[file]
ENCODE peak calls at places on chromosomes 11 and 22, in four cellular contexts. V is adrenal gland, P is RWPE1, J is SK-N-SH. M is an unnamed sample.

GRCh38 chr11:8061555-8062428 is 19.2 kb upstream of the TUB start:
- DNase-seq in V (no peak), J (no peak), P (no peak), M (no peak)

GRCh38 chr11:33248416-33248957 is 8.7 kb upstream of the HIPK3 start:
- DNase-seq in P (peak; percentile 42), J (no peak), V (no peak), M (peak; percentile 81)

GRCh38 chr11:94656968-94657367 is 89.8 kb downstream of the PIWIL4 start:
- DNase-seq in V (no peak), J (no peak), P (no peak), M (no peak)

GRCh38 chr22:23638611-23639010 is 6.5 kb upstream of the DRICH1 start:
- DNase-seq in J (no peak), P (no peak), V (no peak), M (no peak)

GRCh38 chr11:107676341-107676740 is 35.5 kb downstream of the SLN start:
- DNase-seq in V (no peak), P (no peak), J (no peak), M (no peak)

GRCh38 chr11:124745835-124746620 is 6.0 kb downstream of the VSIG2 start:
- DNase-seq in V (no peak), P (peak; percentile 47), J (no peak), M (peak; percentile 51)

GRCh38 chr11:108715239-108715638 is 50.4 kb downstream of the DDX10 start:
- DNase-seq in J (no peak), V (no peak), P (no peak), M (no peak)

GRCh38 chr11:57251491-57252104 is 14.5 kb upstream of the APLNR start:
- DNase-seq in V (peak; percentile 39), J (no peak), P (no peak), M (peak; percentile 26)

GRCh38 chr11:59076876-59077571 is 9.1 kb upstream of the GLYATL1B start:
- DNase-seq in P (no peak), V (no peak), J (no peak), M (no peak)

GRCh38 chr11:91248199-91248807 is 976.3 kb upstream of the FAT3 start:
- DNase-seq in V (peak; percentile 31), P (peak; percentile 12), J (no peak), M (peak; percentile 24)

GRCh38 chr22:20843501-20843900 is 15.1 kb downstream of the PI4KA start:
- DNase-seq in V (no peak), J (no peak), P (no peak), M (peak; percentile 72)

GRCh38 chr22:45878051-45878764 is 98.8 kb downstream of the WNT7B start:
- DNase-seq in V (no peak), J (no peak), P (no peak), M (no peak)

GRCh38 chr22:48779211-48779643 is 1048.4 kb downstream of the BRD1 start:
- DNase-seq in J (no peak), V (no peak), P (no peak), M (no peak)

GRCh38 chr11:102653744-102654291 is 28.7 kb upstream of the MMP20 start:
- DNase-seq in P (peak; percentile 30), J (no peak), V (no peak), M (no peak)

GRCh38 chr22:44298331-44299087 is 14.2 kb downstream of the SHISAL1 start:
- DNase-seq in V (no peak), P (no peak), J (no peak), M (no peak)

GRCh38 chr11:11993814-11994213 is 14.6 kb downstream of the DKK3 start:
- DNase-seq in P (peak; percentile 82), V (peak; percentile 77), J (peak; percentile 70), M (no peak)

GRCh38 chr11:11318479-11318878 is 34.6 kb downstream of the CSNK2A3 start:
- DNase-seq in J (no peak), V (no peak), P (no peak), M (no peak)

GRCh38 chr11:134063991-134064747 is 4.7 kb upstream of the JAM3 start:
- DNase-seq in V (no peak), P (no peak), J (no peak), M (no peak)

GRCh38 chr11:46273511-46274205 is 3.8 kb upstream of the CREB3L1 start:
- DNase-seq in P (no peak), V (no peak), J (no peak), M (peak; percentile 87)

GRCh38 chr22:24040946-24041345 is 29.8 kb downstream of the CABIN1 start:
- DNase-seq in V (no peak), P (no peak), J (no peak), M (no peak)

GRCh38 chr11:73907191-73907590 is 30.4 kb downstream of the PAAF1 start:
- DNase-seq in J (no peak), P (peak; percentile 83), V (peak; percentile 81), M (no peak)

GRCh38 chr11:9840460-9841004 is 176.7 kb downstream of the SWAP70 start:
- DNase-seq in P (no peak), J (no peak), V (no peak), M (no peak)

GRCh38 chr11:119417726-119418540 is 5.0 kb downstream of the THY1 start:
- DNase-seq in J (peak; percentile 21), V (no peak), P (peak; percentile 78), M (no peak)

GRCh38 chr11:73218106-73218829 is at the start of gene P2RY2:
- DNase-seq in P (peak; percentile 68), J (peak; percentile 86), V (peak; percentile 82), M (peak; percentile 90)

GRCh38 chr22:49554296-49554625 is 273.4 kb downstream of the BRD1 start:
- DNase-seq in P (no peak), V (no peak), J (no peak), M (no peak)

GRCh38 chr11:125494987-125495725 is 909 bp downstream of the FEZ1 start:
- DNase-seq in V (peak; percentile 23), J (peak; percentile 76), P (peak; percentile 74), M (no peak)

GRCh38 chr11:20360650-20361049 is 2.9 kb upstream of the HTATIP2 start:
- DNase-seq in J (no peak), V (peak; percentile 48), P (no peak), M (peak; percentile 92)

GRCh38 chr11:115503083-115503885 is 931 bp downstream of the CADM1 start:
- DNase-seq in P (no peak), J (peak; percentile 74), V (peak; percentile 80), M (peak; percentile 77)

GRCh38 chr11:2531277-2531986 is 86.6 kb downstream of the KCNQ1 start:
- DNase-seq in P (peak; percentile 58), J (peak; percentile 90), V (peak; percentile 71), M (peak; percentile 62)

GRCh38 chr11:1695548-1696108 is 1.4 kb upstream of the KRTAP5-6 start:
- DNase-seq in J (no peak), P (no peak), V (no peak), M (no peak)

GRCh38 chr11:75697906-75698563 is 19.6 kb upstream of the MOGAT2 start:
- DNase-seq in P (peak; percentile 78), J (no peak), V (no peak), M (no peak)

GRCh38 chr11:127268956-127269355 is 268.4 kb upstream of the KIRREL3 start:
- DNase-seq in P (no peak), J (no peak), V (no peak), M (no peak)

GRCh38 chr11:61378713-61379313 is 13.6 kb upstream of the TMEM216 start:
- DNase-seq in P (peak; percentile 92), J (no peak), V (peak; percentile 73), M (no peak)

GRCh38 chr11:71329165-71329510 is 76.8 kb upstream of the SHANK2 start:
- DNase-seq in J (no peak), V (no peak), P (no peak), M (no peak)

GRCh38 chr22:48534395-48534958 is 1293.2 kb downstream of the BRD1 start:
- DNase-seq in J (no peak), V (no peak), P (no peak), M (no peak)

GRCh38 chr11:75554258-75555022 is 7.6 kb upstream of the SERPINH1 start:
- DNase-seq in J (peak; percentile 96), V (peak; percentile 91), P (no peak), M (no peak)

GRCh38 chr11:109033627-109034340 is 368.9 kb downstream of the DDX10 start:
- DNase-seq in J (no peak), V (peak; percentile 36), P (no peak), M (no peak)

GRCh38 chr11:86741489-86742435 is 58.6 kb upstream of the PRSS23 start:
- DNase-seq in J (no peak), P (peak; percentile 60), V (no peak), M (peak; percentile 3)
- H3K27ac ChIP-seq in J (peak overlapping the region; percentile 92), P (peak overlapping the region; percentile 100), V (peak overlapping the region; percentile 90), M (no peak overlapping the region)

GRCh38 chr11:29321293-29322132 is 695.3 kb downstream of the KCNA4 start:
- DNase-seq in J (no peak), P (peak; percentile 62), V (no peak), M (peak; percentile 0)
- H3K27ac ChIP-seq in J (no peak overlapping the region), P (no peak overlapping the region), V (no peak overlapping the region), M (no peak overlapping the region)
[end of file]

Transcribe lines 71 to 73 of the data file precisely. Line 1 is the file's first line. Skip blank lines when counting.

- DNase-seq in J (no peak), V (no peak), P (no peak), M (no peak)

GRCh38 chr11:75554258-75555022 is 7.6 kb upstream of the SERPINH1 start:
- DNase-seq in J (peak; percentile 96), V (peak; percentile 91), P (no peak), M (no peak)